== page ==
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Title

Protein kinase D intracellular localization and activity control kinase D-interacting substrate of 220-kDa traffic through a postsynaptic density-95/discs large/zonula occludens-1-binding motif

AuthorsSánchez-Ruiloba, Lucía; Cabrera, Noemí ; Rodríguez-Martínez, María ; López-Menéndez, Celia ; Higuero, Alonso M. ; Martín Jean-Mairet, Roberto; Iglesias, Teresa
Issue Date2006
PublisherAmerican Society for Biochemistry and Molecular Biology
CitationJournal of Biological Chemistry 281(27): 18888-18900 (2006)
AbstractProtein kinase D (PKD) controls protein traffic from the trans-Golgi network (TGN) to the plasma membrane of epithelial cells in an isoform-specific manner. However, whether the different PKD isoforms could be selectively regulating the traffic of their specific substrates remains unexplored. We identified the C terminus of the different PKDs that constitutes a postsynaptic density-95/discs large/zonula occludens-1 (PDZ)-binding motif in PKD1 and PKD2, but not in PKD3, to be responsible for the differential control of kinase D-interacting substrate of 220-kDa (Kidins220) surface localization, a neural membrane protein identified as the first substrate of PKD1. A kinase-inactive mutant of PKD3 is only able to alter the localization of Kidins220 at the plasma membrane when its C terminus has been substituted by the PDZ-binding motif of PKD1 or PKD2. This isoform-specific regulation of Kidins220 transport might not be due to differences among kinase activity or substrate selectivity of the PKD isoenzymes but more to the adaptors bound to their unique C terminus. Furthermore, by mutating the autophosphorylation site Ser916, located at the critical position -2 of the PDZ-binding domain within PKD1, or by phorbol ester stimulation, we demonstrate that the phosphorylation of this residue is crucial for Kidins220-regulated transport. We also discovered that Ser916 trans-phosphorylation takes place among PKD1 molecules. Finally, we demonstrate that PKD1 association to intracellular membranes is critical to control Kidins220 traffic. Our findings reveal the molecular mechanism by which PKD localization and activity control the traffic of Kidins220, most likely by modulating the recruitment of PDZ proteins in an isoform-specific and phosphorylation-dependent manner. © 2006 by The American Society for Biochemistry and Molecular Biology, Inc.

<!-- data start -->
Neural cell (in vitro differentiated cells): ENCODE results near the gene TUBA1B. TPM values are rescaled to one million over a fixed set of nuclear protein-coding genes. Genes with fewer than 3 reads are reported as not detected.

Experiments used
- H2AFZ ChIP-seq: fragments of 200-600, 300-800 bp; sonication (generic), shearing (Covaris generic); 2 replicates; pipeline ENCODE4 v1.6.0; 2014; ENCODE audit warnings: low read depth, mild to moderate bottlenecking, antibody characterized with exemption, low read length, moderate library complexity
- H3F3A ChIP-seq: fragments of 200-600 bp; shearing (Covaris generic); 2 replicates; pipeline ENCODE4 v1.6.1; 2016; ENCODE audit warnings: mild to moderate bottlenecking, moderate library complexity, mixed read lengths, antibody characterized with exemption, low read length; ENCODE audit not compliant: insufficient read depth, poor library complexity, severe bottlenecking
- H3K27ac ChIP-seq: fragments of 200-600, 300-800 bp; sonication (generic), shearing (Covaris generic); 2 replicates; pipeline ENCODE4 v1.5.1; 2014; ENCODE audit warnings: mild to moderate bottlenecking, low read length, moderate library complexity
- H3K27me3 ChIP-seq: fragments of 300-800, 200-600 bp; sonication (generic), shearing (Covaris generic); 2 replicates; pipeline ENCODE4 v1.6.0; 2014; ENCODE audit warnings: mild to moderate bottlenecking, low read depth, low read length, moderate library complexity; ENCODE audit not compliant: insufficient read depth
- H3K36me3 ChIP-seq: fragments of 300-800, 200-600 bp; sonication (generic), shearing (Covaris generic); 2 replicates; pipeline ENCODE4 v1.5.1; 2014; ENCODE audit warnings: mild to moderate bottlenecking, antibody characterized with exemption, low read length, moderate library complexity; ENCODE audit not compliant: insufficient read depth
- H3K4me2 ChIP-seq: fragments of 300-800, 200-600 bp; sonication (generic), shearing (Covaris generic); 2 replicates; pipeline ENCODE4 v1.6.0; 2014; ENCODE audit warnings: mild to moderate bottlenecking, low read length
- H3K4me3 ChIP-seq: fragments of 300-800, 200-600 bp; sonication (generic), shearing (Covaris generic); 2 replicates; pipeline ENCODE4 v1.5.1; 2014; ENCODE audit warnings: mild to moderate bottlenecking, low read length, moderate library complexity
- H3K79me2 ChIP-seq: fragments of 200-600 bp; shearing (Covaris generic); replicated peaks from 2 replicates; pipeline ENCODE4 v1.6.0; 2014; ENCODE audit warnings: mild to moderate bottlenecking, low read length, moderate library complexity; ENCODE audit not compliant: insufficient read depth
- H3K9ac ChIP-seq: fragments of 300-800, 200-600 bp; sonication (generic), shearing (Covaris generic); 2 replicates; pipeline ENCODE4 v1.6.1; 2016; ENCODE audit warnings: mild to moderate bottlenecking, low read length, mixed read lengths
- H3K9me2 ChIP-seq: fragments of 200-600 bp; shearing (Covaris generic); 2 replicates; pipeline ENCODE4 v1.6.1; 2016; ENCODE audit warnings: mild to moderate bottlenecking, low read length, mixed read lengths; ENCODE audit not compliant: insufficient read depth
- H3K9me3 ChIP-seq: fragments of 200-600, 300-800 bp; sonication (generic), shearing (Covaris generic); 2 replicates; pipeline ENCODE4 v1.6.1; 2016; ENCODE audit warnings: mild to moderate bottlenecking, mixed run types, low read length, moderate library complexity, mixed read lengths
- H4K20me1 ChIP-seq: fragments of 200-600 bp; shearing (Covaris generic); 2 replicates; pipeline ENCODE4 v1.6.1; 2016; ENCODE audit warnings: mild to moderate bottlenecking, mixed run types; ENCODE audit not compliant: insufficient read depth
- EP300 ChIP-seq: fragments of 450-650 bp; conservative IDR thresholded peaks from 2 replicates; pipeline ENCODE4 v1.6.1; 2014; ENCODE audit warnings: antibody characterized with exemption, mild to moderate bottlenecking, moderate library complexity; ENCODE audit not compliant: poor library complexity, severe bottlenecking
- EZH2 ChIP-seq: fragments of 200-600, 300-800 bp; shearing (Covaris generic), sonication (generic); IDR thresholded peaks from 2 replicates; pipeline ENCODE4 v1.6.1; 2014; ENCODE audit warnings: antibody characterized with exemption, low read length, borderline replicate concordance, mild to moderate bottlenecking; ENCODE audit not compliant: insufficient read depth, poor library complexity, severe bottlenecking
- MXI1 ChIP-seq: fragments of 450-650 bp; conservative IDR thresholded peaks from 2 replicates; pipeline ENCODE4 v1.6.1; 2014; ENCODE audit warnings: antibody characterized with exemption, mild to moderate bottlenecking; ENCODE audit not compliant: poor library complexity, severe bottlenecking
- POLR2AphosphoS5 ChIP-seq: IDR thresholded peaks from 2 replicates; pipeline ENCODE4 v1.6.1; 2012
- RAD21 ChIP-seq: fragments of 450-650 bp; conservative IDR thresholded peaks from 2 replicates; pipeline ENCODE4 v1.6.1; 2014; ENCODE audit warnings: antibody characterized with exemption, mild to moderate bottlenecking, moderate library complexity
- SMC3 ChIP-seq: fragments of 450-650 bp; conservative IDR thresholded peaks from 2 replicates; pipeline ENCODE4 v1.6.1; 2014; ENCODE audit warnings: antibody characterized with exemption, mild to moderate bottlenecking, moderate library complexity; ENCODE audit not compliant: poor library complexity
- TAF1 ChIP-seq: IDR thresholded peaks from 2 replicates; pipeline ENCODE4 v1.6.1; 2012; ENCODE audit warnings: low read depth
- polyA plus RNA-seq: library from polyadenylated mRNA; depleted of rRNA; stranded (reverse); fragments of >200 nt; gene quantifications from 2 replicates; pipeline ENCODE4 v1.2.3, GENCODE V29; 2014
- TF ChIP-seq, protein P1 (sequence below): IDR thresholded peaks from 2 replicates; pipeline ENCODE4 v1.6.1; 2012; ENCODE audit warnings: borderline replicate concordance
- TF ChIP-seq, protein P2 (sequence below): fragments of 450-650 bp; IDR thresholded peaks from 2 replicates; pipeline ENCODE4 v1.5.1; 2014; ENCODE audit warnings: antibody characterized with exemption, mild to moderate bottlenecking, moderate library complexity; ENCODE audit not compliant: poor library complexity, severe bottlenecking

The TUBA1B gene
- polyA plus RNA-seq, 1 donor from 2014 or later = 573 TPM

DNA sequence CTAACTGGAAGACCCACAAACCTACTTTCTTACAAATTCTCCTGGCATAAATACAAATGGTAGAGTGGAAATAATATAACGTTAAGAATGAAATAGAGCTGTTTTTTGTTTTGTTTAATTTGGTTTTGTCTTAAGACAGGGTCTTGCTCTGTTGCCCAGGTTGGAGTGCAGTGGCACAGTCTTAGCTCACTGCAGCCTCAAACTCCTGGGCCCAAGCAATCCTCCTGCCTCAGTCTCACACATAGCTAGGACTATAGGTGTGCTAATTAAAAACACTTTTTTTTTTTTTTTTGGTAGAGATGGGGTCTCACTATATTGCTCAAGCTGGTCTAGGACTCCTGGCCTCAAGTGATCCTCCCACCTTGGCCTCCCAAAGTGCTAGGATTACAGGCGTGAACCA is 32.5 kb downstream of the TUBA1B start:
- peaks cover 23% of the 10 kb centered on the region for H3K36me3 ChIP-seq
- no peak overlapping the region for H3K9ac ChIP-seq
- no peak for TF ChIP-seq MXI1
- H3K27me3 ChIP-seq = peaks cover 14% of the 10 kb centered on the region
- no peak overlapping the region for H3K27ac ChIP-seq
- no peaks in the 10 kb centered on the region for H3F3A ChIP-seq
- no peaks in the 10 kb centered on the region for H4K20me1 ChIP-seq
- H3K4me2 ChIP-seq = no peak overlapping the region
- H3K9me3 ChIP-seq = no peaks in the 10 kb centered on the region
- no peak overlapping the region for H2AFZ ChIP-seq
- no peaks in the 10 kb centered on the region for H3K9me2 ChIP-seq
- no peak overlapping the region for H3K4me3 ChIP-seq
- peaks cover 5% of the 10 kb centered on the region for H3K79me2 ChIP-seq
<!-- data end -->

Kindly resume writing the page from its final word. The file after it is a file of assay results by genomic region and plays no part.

URIhttp://hdl.handle.net/10261/81404
DOI10.1074/jbc.M603044200
Identifiersdoi: 10.1074/jbc.M603044200
issn: 0021-9258
e-issn: 1083-351X
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